UCLA’s Taiwanese American Student Association (TASA) presented “Make It With You” at Taiwanese Cultural Night (TCN) at Royce Hall on Thursday, April 20. The student-run stage production painted a story of two Taiwanese-American high school students. Apart from its budding romance, “Make It With You” weaves in intricate cultural themes of family, duty, independence and gender roles. The performance’s nuanced portrayal of the AAPI experience was deeply profound yet lighthearted at times, ringing true with many.
“”Make it With You” follows high schoolers George (played by second year opera major Leland Smith) and Grace (played by second year statistics major Catherine Tong) as they navigate family roles, academic commitments and their developing romantic relationship. Initially guided by the expectations of parents, siblings and friends, George and Grace eventually break free of these limitations and seize the opportunity to understand their identities beyond the confines of their families when they are both accepted to UCLA in their senior year.
The overall message of the night was to encourage one to step out of their comfort zone regardless of the repercussions. TCN demonstrated that even when it may seem like everyone is rooting against you, it’s important to stay true to yourself and your values.
Second year cognitive science major Jonathan Keung, who served as both the director and screenwriter of TCN, expressed his insights regarding the show’s themes.
“The theme of rising up and choosing your own path in the face of external pressures inspired [him] throughout the writing process,” Keung said.
In addition to overarching motifs of family, friendship and love, TCN wove in elements of the Taiwanese and American experience.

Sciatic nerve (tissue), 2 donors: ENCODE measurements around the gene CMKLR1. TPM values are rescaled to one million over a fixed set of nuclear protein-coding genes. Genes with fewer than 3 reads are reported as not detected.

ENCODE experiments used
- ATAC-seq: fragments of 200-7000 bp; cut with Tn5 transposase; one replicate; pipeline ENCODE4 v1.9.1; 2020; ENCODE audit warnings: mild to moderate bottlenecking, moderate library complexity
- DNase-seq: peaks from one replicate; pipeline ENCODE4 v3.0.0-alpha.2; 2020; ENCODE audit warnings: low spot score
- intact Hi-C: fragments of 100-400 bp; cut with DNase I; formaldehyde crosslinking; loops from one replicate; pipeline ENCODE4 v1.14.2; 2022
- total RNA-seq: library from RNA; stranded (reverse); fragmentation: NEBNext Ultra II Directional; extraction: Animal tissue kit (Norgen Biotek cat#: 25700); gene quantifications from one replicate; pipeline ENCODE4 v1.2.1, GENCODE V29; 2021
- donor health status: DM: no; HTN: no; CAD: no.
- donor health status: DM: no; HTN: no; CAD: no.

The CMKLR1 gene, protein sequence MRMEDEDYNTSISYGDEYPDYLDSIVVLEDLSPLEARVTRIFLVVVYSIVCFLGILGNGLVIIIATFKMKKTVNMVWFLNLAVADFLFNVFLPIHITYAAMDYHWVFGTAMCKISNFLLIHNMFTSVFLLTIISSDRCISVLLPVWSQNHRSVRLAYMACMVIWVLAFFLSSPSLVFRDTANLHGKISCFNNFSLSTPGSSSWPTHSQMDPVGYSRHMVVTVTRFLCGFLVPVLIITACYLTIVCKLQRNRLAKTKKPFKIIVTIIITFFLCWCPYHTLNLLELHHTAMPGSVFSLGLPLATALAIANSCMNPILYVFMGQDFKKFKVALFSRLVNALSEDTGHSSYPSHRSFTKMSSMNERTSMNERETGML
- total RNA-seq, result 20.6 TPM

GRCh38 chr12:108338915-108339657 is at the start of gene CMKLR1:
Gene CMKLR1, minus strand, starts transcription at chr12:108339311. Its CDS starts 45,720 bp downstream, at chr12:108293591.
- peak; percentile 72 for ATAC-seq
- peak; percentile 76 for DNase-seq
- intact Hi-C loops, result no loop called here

“After learning about my own family history, I felt inspired to tell the story of the sacrifices my family made to get us to where we are in America,” Keung said. “I was hoping to share something that related to everyone and inspired people to reach out to their own family.”
The dichotomy between George and Grace’s family dynamics in the very first and last scenes of the characters eating dinner demonstrates the nuanced complexity of the AAPI adolescent experience. Bound by differing family norms, George and Grace’s background varies in fundamentally different ways, such as their respective relationships with their parents (respectful and almost deferential, versus complex and turbulent). Yet their polarity ends up pushing them closer together, as their contrasts bring the best sides out of each other – Grace encourages George to invest more in academics, and Grace’s shyness melts away in the presence of George’s extroversion and sanguinity.
The music of TCN also was carefully chosen to bring the audience together. Two songs, 你好不好 (How have you been?) by 周興哲 (Eric Chou) and 向前走 (Move forward) by 林强 (Lim Giong), were featured that night: a popular song amidst modern Taiwanese individuals, and the other, a more classical Taiwanese song chosen for parents in the audience to end the night on a note of intergenerational connection.
This year’s TCN was the first performance after the COVID-19 pandemic, as the show took a hiatus with online learning and limited capacity auditoriums. Thus, a key obstacle was the lack of experience that TASA had in planning any kind of cultural night. All TASA board members who had once been involved in TCN had already graduated, and it seemed like having a Taiwanese cultural night would be extremely difficult to organize. However, fourth year computer science major Raeka Lin, the producer, worked hard to contact and facilitate communication with UCLA TASA alumni who had planned TCN in 2019.
“After going to another cultural night, I remembered how TCN was a thing before,” Lin said. “That night, I reached out to alumni and found out what it takes to put together TCN.”
In doing so, Lin helped to revive a long-established TASA tradition that the student organization hopes to continue upholding in the future.
The TCN cast and team’s nine months of hard work and numerous after-school rehearsals proved fruitful as audience members gathered in Royce Hall for the production. Unique elements of the night, such as a student-created TCN band or the combination of Mandarin and English in the script, brought elements of cultural authenticity and entertainment to a deeply personal show.
“TCN gave me a chance to immerse myself in Taiwanese culture,” Lin said. “I got to understand traditions that I might not be able to experience living in America. The TASA community helped me find that.”
Featured image by Amber Phung